Reminiscing about Rome

By Chris A. Hale

For the Deseret News

Published: Wednesday, July 16 2014 10:15 a.m. MDT

We were awed by St. Peter’s Square and St. Peter's Basilica; I don’t think there are adequate words in any language to describe them. From the air, the square is shaped like a keyhole and is surrounded by the centuries-old statues of one hundred and forty saints on the colonnades. In addition to this, surmounted on the balustrade is Christ the Redeemer, John the Baptist and 11 apostles.

The colorful Swiss Guard, with their blue, red, and mustard uniforms, watch over all of Vatican City. Even though they are dressed for pageantry, they have all served in the Swiss army and take their assignment to the pope seriously.

A few of the other main attractions of Rome are, of course, the Coliseum and the Forum. One was used for the gladiators and the other as a place to gather to listen to the emperor; both are equally ancient and fascinating.

We floated through the Coliseum first. Built to accommodate 30,000-50,000 spectators, the Coliseum was used for bloody battles and animal hunts and possibly for re-created naval battles, all for the sake of entertainment. Even though it’s partially ruined due to earthquakes and stone robbers, it’s still the emblem of Imperial Rome.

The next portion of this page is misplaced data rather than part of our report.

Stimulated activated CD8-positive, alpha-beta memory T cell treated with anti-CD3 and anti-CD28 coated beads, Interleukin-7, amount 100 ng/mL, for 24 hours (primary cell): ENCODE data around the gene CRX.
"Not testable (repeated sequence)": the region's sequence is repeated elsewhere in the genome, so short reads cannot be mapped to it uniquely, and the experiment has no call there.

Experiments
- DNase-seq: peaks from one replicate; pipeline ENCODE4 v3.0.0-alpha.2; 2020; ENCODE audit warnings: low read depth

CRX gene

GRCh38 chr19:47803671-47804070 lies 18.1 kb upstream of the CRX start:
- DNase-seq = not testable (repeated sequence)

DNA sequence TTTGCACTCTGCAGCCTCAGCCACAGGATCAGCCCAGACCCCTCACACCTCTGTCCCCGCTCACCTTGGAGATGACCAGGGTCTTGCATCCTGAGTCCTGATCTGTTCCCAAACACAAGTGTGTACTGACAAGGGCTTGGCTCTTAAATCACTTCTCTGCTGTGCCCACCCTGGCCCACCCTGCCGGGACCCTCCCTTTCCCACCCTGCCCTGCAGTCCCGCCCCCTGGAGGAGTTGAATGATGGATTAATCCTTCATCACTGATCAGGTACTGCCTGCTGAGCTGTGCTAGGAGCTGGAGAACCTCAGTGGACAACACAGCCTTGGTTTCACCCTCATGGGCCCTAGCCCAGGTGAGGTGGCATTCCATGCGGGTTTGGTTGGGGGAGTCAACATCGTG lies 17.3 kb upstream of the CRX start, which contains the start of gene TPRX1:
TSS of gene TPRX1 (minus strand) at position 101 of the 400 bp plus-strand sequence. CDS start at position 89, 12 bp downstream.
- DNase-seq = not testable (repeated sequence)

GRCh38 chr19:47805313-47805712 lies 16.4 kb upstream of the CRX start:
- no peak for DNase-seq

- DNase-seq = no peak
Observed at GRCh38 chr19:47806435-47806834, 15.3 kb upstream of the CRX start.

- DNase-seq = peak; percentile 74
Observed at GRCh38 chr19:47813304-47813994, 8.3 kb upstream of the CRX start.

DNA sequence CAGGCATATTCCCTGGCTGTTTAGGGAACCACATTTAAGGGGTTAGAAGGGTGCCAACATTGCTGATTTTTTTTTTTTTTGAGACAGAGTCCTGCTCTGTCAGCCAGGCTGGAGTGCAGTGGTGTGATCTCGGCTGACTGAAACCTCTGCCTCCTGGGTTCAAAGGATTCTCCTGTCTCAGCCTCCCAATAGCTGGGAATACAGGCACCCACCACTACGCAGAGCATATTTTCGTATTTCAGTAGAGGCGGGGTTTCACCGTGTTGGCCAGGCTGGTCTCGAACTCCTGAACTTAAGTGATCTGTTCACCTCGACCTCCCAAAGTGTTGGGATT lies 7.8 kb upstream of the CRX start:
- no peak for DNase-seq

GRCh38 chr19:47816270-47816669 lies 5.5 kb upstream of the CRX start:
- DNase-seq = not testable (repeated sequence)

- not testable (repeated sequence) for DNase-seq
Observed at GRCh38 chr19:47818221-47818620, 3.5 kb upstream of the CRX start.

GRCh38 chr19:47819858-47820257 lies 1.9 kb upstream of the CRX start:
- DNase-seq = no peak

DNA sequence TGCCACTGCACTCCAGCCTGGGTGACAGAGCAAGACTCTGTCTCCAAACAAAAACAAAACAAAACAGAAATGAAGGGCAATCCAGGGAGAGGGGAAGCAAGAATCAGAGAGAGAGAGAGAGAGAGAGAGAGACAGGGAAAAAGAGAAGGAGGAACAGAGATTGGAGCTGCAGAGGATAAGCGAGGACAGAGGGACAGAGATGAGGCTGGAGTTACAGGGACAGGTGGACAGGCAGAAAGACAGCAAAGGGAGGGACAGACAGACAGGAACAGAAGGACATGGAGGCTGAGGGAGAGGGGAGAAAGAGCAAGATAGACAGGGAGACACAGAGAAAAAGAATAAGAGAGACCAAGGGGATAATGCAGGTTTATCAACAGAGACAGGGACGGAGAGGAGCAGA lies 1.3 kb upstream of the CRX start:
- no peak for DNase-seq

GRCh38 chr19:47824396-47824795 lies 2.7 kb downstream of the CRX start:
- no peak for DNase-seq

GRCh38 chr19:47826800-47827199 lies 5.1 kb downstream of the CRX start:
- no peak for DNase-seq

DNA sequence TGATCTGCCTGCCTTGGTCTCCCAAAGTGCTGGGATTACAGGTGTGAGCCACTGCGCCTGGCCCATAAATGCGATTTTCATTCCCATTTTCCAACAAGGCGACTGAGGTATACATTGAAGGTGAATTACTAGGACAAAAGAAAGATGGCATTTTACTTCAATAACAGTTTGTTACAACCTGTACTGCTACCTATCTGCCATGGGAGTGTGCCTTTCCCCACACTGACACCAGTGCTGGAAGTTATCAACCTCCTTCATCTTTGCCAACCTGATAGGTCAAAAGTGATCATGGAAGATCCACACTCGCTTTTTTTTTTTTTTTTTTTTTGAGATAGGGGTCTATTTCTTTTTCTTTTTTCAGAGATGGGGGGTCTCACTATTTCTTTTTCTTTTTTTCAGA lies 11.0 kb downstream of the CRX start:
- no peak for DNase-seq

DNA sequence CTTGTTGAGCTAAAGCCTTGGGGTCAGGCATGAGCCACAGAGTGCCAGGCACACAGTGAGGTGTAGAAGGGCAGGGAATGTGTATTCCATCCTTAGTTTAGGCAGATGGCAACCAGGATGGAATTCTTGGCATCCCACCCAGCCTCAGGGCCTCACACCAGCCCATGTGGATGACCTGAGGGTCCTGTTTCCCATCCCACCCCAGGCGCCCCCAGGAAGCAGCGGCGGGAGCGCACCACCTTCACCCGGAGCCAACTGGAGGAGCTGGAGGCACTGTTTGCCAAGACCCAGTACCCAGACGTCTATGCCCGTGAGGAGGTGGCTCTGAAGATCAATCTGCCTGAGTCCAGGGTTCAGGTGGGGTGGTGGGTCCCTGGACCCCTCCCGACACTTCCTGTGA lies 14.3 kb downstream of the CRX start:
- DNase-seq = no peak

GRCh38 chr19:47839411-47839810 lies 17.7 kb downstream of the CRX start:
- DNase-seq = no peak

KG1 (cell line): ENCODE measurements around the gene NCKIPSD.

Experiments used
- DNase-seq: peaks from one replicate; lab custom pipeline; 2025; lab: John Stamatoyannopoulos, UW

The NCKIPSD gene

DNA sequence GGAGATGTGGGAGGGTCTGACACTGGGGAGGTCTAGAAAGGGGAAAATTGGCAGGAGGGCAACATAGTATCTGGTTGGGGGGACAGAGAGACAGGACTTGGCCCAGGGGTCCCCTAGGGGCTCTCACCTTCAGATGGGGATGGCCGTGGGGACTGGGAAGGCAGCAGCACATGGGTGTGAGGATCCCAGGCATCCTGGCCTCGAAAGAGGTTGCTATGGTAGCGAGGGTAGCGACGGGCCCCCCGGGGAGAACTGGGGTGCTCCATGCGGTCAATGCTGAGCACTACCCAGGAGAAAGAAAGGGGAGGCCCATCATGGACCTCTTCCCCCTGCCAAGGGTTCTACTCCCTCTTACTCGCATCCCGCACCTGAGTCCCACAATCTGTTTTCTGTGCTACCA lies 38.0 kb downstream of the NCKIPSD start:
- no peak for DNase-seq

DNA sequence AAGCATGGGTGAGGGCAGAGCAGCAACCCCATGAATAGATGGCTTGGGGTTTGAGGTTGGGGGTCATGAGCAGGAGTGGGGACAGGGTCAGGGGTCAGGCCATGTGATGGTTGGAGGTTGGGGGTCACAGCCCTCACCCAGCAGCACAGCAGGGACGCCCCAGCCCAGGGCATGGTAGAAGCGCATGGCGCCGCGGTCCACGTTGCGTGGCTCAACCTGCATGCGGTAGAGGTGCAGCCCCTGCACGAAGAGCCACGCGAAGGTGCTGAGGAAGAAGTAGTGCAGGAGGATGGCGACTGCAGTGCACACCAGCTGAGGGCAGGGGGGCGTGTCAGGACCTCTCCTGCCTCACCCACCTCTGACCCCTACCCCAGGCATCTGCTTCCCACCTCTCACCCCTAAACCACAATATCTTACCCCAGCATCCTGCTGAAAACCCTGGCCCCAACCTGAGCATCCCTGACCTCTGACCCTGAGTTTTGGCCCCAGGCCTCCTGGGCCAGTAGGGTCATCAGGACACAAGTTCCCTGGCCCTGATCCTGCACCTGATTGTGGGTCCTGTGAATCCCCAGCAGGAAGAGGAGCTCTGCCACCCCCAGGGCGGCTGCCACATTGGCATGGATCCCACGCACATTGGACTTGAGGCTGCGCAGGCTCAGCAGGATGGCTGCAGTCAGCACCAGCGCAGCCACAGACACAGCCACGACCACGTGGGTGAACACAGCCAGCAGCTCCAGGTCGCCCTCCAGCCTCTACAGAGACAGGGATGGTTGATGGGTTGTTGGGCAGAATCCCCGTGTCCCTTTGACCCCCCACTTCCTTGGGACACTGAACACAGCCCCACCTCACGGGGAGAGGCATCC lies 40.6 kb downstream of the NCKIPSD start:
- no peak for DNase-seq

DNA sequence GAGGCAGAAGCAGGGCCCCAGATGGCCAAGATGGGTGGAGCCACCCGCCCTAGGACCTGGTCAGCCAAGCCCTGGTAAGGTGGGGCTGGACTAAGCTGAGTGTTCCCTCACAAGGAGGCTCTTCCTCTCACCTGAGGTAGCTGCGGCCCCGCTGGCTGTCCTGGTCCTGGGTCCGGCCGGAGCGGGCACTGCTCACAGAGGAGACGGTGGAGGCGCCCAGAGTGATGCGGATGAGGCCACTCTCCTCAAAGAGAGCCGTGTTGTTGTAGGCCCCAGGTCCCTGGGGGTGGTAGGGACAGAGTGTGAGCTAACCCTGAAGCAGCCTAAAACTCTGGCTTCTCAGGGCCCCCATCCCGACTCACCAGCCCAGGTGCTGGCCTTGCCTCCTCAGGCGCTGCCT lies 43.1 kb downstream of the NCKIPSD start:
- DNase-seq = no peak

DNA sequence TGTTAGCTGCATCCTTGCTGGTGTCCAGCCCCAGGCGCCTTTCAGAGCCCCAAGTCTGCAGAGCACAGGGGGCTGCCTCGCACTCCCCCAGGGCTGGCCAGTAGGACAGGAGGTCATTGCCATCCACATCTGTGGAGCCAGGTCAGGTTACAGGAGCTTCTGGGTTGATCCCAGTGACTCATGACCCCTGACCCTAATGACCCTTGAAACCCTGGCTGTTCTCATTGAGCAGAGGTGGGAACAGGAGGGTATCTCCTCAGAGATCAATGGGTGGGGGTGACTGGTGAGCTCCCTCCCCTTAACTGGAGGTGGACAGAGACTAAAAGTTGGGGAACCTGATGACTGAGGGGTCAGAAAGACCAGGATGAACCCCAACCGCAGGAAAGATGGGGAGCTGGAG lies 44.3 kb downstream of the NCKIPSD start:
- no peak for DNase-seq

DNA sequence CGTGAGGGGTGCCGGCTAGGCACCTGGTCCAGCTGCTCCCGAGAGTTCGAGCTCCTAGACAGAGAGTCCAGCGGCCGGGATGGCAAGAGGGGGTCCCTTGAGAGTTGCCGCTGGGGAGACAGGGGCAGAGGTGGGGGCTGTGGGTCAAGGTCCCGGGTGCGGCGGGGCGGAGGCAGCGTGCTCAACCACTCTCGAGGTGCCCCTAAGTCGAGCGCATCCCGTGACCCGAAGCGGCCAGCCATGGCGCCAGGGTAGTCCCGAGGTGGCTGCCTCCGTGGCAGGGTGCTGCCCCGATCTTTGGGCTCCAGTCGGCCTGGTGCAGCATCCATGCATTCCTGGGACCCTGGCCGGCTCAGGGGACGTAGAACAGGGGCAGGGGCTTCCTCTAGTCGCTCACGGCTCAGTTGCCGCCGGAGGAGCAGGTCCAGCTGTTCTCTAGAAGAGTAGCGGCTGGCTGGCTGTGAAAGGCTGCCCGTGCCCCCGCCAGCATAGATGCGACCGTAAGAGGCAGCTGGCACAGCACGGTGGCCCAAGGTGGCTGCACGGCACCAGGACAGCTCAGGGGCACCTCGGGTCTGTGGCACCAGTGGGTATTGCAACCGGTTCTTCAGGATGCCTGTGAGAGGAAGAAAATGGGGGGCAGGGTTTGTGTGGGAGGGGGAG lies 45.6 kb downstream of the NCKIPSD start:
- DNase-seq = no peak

The Forum is an expansive rectangular ground of ruined columns, arches and buildings. It is where people gathered to hear their leaders speak and where public elections and criminal trials were held — all of this beginning in the same century in which Christ was born. Yes, they are that old.

This is still just a fraction of what we found in Rome.

Throughout the city are eight ancient Egyptian obelisks and five ancient Roman obelisks located in various places — one inside St. Peter’s Square. Other locations include the top of the Spanish Steps and the fountain Quattro Fiumi in Piazza Navona, which was once a famous ancient chariot racing oval.

The most impressive aspect of Rome to me was its antiquity. Almost everything is older than anything found in the United States, and a generous helping of structures are two millennia old. It’s really quite incredible.

After all this reminiscing, I really don’t have a good answer as to why I haven’t taken Kim to Italy. In fact, I probably could have saved some money and avoided the Fiat dealership entirely by fulfilling her travel desires.

I’m just happy I came to my senses before purchasing a Beretta handgun or a Gucci purse.

Chris Hale is an aviation maintenance technician for a major airline and has traveled extensively with his family. In his spare time, he writes novels inspired by places he's been. Find out more about his books and other articles at chrisahale.com.

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